Concurrency Checking with CHESS: Learning from Experience Tom Ball, Sebastian Burckhardt, Chris...

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Transcript of Concurrency Checking with CHESS: Learning from Experience Tom Ball, Sebastian Burckhardt, Chris...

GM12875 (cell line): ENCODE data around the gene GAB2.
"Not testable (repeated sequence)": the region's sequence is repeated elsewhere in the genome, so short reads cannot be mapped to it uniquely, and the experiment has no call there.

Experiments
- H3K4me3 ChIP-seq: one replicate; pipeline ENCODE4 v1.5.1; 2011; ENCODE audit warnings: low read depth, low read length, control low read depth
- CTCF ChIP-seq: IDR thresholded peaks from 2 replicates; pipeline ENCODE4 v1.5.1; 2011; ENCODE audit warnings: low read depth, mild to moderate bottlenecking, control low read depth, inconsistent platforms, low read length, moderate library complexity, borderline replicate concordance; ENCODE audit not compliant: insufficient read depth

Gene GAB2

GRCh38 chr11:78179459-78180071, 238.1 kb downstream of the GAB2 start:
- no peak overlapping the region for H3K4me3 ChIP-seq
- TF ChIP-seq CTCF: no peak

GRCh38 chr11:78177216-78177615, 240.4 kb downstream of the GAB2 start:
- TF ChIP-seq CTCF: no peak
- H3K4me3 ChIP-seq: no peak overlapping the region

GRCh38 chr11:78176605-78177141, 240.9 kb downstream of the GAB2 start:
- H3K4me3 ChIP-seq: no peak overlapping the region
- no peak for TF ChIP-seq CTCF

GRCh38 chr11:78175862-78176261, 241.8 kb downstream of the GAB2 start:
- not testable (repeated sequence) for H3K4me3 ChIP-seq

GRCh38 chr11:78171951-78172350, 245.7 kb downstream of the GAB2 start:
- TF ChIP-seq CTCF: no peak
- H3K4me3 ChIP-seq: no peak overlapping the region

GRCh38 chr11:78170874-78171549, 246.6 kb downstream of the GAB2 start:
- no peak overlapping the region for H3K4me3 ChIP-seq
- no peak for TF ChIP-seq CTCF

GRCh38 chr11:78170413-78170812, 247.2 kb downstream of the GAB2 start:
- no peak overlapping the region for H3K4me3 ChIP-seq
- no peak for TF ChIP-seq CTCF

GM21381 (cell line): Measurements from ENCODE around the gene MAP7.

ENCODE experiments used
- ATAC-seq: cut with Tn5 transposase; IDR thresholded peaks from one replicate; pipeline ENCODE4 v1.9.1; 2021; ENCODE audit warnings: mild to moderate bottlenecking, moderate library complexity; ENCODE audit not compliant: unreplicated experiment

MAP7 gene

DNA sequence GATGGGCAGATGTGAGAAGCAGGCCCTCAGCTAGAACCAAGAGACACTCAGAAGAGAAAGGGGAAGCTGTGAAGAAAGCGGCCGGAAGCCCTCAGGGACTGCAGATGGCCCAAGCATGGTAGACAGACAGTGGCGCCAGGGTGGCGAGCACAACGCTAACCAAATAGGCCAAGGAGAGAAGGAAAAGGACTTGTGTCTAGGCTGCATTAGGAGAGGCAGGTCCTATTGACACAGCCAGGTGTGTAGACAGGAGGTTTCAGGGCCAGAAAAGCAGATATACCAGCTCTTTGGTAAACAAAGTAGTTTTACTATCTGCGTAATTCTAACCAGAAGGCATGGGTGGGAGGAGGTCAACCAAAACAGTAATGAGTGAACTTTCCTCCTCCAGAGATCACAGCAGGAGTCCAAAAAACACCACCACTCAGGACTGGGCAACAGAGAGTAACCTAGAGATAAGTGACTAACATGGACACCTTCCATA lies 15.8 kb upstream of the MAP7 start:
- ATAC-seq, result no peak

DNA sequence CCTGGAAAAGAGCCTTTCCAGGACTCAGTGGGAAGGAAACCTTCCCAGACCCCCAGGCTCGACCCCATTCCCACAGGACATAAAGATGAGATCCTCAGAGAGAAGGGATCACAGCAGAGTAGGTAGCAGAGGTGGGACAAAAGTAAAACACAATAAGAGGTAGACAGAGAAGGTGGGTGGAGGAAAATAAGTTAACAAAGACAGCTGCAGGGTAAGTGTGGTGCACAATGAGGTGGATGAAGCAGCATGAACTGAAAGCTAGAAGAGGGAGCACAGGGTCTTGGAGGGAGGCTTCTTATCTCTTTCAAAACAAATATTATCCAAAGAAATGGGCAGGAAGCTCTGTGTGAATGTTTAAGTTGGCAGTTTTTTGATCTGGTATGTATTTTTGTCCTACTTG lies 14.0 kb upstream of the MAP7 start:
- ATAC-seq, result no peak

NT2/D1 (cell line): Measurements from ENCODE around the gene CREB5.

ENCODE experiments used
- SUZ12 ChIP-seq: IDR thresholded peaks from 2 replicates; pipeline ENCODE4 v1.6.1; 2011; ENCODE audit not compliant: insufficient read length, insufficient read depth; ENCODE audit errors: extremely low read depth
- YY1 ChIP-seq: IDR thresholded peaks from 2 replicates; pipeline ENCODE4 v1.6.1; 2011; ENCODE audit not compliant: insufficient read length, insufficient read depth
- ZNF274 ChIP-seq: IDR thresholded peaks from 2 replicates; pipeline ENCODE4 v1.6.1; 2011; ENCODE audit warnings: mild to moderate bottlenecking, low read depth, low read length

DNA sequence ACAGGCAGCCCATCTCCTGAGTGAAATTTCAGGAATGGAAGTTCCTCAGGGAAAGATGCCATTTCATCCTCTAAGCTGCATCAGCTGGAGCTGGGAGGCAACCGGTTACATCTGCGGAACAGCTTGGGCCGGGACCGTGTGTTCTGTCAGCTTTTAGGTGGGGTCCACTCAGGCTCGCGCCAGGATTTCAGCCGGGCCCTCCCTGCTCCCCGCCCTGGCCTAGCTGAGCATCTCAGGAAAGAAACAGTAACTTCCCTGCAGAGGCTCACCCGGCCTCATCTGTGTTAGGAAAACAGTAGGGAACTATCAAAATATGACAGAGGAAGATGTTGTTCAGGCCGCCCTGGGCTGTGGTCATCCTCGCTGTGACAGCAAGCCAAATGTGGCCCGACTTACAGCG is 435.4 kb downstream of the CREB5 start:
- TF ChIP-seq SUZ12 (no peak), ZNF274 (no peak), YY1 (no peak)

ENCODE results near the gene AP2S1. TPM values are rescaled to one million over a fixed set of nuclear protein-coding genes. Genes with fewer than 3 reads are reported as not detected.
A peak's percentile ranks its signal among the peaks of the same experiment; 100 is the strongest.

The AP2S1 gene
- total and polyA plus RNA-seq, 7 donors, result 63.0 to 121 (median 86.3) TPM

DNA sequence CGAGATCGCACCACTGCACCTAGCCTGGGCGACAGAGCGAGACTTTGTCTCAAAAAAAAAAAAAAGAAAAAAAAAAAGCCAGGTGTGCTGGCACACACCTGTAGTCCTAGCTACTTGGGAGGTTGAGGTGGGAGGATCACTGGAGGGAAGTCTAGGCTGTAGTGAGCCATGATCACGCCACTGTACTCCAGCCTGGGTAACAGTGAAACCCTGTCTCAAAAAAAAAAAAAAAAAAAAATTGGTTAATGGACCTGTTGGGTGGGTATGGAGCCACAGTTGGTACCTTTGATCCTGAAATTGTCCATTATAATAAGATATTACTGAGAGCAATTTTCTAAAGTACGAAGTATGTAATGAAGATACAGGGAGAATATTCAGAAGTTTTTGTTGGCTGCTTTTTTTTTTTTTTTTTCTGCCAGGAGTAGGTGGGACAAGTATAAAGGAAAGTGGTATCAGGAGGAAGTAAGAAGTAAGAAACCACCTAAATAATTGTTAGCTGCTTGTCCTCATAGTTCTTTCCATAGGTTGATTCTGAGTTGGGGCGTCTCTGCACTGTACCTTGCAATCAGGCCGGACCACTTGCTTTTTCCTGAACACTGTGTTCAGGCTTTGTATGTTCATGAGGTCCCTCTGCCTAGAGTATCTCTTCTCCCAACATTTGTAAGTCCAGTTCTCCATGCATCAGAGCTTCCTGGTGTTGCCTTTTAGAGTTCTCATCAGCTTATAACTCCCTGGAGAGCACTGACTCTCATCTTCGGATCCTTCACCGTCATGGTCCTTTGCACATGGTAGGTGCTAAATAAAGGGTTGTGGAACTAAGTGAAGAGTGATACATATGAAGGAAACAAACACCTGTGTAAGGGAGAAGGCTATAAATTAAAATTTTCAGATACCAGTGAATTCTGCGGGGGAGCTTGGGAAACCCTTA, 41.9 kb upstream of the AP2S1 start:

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Concurrency Checking with CHESS: Learning from Experience Tom Ball, Sebastian Burckhardt, Chris Dern, Madan Musuvathi, Shaz Qadeer Slide 2 Outline What is CHESS? a testing tool, plus a test methodology (concurrency unit tests) a platform for research and teaching Chess design decisions Learnings from CHESS user forum, champions Slide 3 What is CHESS? CHESS is a user-mode scheduler Controls all scheduling nondeterminism Hijacks scheduling control from the OS Guarantees: Every run takes a different thread schedule Reproduce the schedule for every run Slide 4 Concurrency Unit Tests Generally, in our test environment, we want to test what we call scenarios. A scenario might be a specific feature or API usage. In my case I am trying to test the scenario of a user canceling a command execution on a different thread. Steve Hale, Microsoft Slide 5 A Concurrency Unit Test Pattern: Fork-Join void ForkJoinTest() { var t1 = new Thread(() => { S1 }); var t2 = new Thread(() => { S2 }); t1.Start(); t2.Start(); t1.Join(); t2.Join(); Debug.Assert(...); } Slide 6 Concurrency Unit Tests Small scope hypothesis For most bugs, there exists a short-running scenario with only a few threads that can find it Unit tests provide Better coverage of schedules Easier debugging, regression, etc. Slide 7 CHESS as Research/Teaching Platform http://research.microsoft.com/chess/ http://research.microsoft.com/chess/ Source code release chesstool.codeplex.com chesstool.codeplex.com Courseware with CHESS Practical Parallel and Concurrent Programming Practical Parallel and Concurrent Programming coming this fall! Preemption bounding [PLDI07] speed search for bugs simple counterexamples Fair stateless exploration [PLDI08] scales to large programs Architecture [OSDI08] Tasks and SyncVars API wrappers Store buffer simulation [CAV08] Preemption sealing [TACAS10] orthogonal to preemption bounding where (not) to search for bugs Best-first search [PPoPP10] Automatic linearizability checking [PLDI10] More features Data race detection Partial order reduction More monitors Slide 8 CHESS Design Decisions Stateless state space exploration No change to underlying scheduler Ability to enumerate all/only feasible schedules Schedule points = synchronization points and use race detection to make up the difference Serialize concurrent behavior Suite of search/reduction strategies preemption bounding, sealing best-first search Monitor API to easily add new checking capability Slide 9 Stateless model checking [Verisoft] Given a program with an acyclic state space Systematically enumerate all paths Dont capture program states Not necessary for termination Precisely capturing states is hard and expensive At the cost of potentially revisiting states Partial-order reduction alleviates redundant exploration Slide 10 CHESS architecture CHESS Scheduler CHESS Scheduler Unmanaged Program Unmanaged Program Windows Managed Program Managed Program CLR CHESS Exploration Engine CHESS Exploration Engine Win32 Wrappers.NET Wrappers Capture scheduling nondeterminism Drive the program along an interleaving of choice Slide 11 Running Example Lock (l); bal += x; Unlock(l); Lock (l); bal += x; Unlock(l); Lock (l); t = bal; Unlock(l); Lock (l); bal = t - y; Unlock(l); Lock (l); t = bal; Unlock(l); Lock (l); bal = t - y; Unlock(l); Thread 1Thread 2 Slide 12 Introduce Schedule() points Schedule(); Lock (l); bal += x; Schedule(); Unlock(l); Schedule(); Lock (l); bal += x; Schedule(); Unlock(l); Schedule(); Lock (l); t = bal; Schedule(); Unlock(l); Schedule(); Lock (l); bal = t - y; Schedule(); Unlock(l); Schedule(); Lock (l); t = bal; Schedule(); Unlock(l); Schedule(); Lock (l); bal = t - y; Schedule(); Unlock(l); Thread 1Thread 2 Instrument calls to the CHESS scheduler Each call is a potential preemption point Slide 13 First-cut solution: Random sleeps Introduce random sleep at schedule points Does not introduce new behaviors Sleep models a possible preemption at each location Sleeping for a finite amount guarantees starvation-freedom Sleep(rand()); Lock (l); bal += x; Sleep(rand()); Unlock(l); Sleep(rand()); Lock (l); bal += x; Sleep(rand()); Unlock(l); Sleep(rand()); Lock (l); t = bal; Sleep(rand()); Unlock(l); Sleep(rand()); Lock (l); bal = t - y; Sleep(rand()); Unlock(l); Sleep(rand()); Lock (l); t = bal; Sleep(rand()); Unlock(l); Sleep(rand()); Lock (l); bal = t - y; Sleep(rand()); Unlock(l); Thread 1Thread 2 Slide 14 Improvement 1: Capture the happens-before graph Schedule(); Lock (l); bal += x; Schedule(); Unlock(l); Schedule(); Lock (l); bal += x; Schedule(); Unlock(l); Schedule(); Lock (l); t = bal; Schedule(); Unlock(l); Schedule(); Lock (l); bal = t - y; Schedule(); Unlock(l); Schedule(); Lock (l); t = bal; Schedule(); Unlock(l); Schedule(); Lock (l); bal = t - y; Schedule(); Unlock(l); Thread 1Thread 2 Delays that result in the same happens-before graph are equivalent Avoid exploring equivalent interleavings Schedule(); Lock (l); bal = t - y; Schedule(); Unlock(l); Schedule(); Lock (l); bal = t - y; Schedule(); Unlock(l); Schedule(); Lock (l); t = bal; Schedule(); Unlock(l); Schedule(); Lock (l); t = bal; Schedule(); Unlock(l); Sleep(5) Slide 15 Improvement 2: Understand synchronization semantics Schedule(); Lock (l); bal += x; Schedule(); Unlock(l); Schedule(); Lock (l); bal += x; Schedule(); Unlock(l); Schedule(); Lock (l); t = bal; Schedule(); Unlock(l); Schedule(); Lock (l); bal = t - y; Schedule(); Unlock(l); Schedule(); Lock (l); t = bal; Schedule(); Unlock(l); Schedule(); Lock (l); bal = t - y; Schedule(); Unlock(l); Thread 1Thread 2 Avoid exploring delays that are impossible Identify when threads can make progress CHESS maintains a run queue and a wait queue Mimics OS scheduler state Schedule(); Unlock(l); Schedule(); Lock (l); bal = t - y; Schedule(); Unlock(l); Schedule(); Lock (l); bal = t - y; Schedule(); Unlock(l); Schedule(); Lock (l); t = bal; Schedule(); Lock (l); t = bal; Slide 16 Emulate execution on a uniprocessor Schedule(); Lock (l); bal += x; Schedule(); Unlock(l); Schedule(); Lock (l); bal += x; Schedule(); Unlock(l); Thread 1Thread 2 Schedule(); Lock (l); bal = t - y; Schedule(); Unlock(l); Schedule(); Lock (l); bal = t - y; Schedule(); Unlock(l); Schedule(); Lock (l); t = bal; Schedule(); Unlock(l); Schedule(); Lock (l); t = bal; Schedule(); Unlock(l); Enable only one thread at a time Linearizes a partial-order into a total-order Controls the order of data- races Slide 17 CHESS modes: speed vs coverage Fast-mode Introduce schedule points before synchronizations, volatile accesses, and interlocked operations Finds many bugs in practice Data-race mode Repeat Find data races Introduce schedule points before racing memory accesses Captures all sequentially consistent (SC) executions Slide 18 Capture all sources of nondeterminism? No. Scheduling nondeterminism? Yes Timing nondeterminism? Yes Controls when and in what order the timers fire Nondeterministic system calls? Mostly CHESS uses precise abstractions for many system calls Input nondeterminism? No Rely on users to provide inputs Program inputs, files read, packets received, Good tradeoff in the short term But cant find race-conditions on error handling code Slide 19 CHESS architecture CHESS Scheduler CHESS Scheduler Unmanaged Program Unmanaged Program Windows Managed Program Managed Program CLR CHESS Exploration Engine CHESS Exploration Engine Win32 Wrappers.NET Wrappers Slide 20 CHESS wrappers Translate Win32/.NET synchronizations Into CHESS scheduler abstractions Tasks : schedulable entities Threads, threadpool work items, async. callbacks, timer functions SyncVars : resources used by tasks Generate happens-before edges during execution Executable specification for complex APIs Most time consuming and error-prone part of CHESS Enables CHESS to handle multiple platforms Slide 21 http://msdn.microsoft.com/en-us/devlabs/cc950526.aspx http://social.msdn.microsoft.com/Forums/en-US/chess/threads/ Learning from Experience: User forum, Champions Slide 22 Slide 23 CHESS Doesnt Scale Hmm we just ran CHESS on the Singularity operating system (and found bugs in the bootup/shutdown sequence) What they usually mean: CHESS isnt very effective on a long-running test There are a lot of possible schedules! Time for enumerative model checking (Time to execute one test) x (# schedules) Slide 24 Find lots of bugs with 2 preemptions ProgramLines of codeBugs Work Stealing Q4K4 CDS6K1 CCR9K3 ConcRT16K4 Dryad18K7 APE19K4 STM20K2 TPL24K9 PLINQ24K1 Singularity175K2 37 (total) Slide 25 CHESS Isnt Push Button The more I look at CHESS the more I realize that I could use some general guidance on how to author test code that will actually help CHESS reveal concurrency bugs. Daniel Stolt Slide 26 Challenge -> Opportunity: New Push button concurrency tools Cuzz [ASPLOS 2010]: Concurrency Fuzzing Attach to any running executable Find concurrency bugs faster through smart fuzzing Lineup [PLDI 2010]: Automatic Linearizability Checking Generate thread-safety tests for a class automatically Use sequential behavior as oracle for concurrent behavior CHESS underneath Slide 27 CHESS Doesnt Find This Bug RTFM is not helpful Instead, generate helpful warning messages Warning: running CHESS without race detection can miss bugs Or, turn race detection on for a few executions. void ForkJoinTest() { int x = 0; var t1 = new Thread(() => { x=x+1; }); var t2 = new Thread(() => { x=x+1; }); t1.Start(); t2.Start(); t1.Join(); t2.Join(); Debug.Assert(x==2); } Slide 28 CHESS Cant Avoid Finding Bugs Solution is working and found two bug with CHESS. To get the second bug, I had to fix first bug first That liveness bug is such a minor performance problem that I wont fix it. Slide 29 Playing CHESS with George Slide 30 Slide 31 Slide 32 Slide 33 Slide 34 Sealed Methods AssertsTimeoutsLivelocksDeadlocksLeaksPass 5340005 +TryDequeue6501140 +WaitForTask5502140